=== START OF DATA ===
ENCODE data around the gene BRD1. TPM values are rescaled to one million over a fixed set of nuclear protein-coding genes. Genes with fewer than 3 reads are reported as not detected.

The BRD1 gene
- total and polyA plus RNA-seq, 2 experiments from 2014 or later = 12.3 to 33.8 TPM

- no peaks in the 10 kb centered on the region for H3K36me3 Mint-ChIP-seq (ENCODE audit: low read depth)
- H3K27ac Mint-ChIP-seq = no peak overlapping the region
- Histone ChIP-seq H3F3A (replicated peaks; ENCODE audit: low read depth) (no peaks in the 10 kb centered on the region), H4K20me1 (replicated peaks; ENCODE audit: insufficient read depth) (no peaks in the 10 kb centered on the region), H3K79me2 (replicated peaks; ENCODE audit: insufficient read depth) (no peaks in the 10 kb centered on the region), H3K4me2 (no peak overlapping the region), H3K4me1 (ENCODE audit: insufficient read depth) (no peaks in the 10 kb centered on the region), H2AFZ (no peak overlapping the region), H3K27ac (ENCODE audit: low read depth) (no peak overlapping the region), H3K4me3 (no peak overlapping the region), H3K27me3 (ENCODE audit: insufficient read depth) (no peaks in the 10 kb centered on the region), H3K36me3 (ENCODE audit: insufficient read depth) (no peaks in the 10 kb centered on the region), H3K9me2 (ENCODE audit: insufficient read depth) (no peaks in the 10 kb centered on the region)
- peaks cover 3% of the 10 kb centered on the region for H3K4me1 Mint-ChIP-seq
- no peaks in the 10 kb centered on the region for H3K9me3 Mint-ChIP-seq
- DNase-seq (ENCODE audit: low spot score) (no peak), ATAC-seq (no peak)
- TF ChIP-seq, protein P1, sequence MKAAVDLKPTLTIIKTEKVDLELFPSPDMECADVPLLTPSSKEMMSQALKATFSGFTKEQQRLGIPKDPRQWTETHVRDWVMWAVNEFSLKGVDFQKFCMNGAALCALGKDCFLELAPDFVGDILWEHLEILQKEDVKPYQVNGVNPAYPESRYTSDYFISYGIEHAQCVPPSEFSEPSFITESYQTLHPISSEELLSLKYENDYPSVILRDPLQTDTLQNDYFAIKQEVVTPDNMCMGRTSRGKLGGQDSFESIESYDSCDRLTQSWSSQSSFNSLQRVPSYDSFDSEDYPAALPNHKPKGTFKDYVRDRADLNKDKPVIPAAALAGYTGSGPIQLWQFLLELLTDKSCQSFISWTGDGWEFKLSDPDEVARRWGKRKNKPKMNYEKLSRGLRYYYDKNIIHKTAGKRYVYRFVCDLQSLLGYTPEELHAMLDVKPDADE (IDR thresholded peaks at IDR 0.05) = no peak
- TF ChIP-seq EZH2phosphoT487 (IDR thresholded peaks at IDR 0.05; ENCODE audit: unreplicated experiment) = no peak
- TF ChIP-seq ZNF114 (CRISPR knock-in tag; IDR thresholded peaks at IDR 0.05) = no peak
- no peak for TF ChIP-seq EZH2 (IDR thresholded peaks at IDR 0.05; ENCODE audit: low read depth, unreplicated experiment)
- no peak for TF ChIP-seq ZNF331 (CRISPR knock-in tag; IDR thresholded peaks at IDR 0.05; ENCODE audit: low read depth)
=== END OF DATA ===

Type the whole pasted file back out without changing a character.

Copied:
ENCODE data around the gene BRD1. TPM values are rescaled to one million over a fixed set of nuclear protein-coding genes. Genes with fewer than 3 reads are reported as not detected.

The BRD1 gene
- total and polyA plus RNA-seq, 2 experiments from 2014 or later = 12.3 to 33.8 TPM

- no peaks in the 10 kb centered on the region for H3K36me3 Mint-ChIP-seq (ENCODE audit: low read depth)
- H3K27ac Mint-ChIP-seq = no peak overlapping the region
- Histone ChIP-seq H3F3A (replicated peaks; ENCODE audit: low read depth) (no peaks in the 10 kb centered on the region), H4K20me1 (replicated peaks; ENCODE audit: insufficient read depth) (no peaks in the 10 kb centered on the region), H3K79me2 (replicated peaks; ENCODE audit: insufficient read depth) (no peaks in the 10 kb centered on the region), H3K4me2 (no peak overlapping the region), H3K4me1 (ENCODE audit: insufficient read depth) (no peaks in the 10 kb centered on the region), H2AFZ (no peak overlapping the region), H3K27ac (ENCODE audit: low read depth) (no peak overlapping the region), H3K4me3 (no peak overlapping the region), H3K27me3 (ENCODE audit: insufficient read depth) (no peaks in the 10 kb centered on the region), H3K36me3 (ENCODE audit: insufficient read depth) (no peaks in the 10 kb centered on the region), H3K9me2 (ENCODE audit: insufficient read depth) (no peaks in the 10 kb centered on the region)
- peaks cover 3% of the 10 kb centered on the region for H3K4me1 Mint-ChIP-seq
- no peaks in the 10 kb centered on the region for H3K9me3 Mint-ChIP-seq
- DNase-seq (ENCODE audit: low spot score) (no peak), ATAC-seq (no peak)
- TF ChIP-seq, protein P1, sequence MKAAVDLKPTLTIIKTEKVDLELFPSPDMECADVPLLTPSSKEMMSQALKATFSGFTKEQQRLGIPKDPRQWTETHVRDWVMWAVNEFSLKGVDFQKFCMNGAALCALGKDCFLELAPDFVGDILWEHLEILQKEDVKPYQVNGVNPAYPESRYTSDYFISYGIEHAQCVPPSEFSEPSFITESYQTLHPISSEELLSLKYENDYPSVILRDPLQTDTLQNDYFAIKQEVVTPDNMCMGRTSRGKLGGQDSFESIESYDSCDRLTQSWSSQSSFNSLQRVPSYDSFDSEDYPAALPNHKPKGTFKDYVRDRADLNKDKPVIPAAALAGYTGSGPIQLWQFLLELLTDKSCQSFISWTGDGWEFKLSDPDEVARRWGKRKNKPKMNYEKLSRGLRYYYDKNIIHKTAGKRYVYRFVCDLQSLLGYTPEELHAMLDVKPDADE (IDR thresholded peaks at IDR 0.05) = no peak
- TF ChIP-seq EZH2phosphoT487 (IDR thresholded peaks at IDR 0.05; ENCODE audit: unreplicated experiment) = no peak
- TF ChIP-seq ZNF114 (CRISPR knock-in tag; IDR thresholded peaks at IDR 0.05) = no peak
- no peak for TF ChIP-seq EZH2 (IDR thresholded peaks at IDR 0.05; ENCODE audit: low read depth, unreplicated experiment)
- no peak for TF ChIP-seq ZNF331 (CRISPR knock-in tag; IDR thresholded peaks at IDR 0.05; ENCODE audit: low read depth)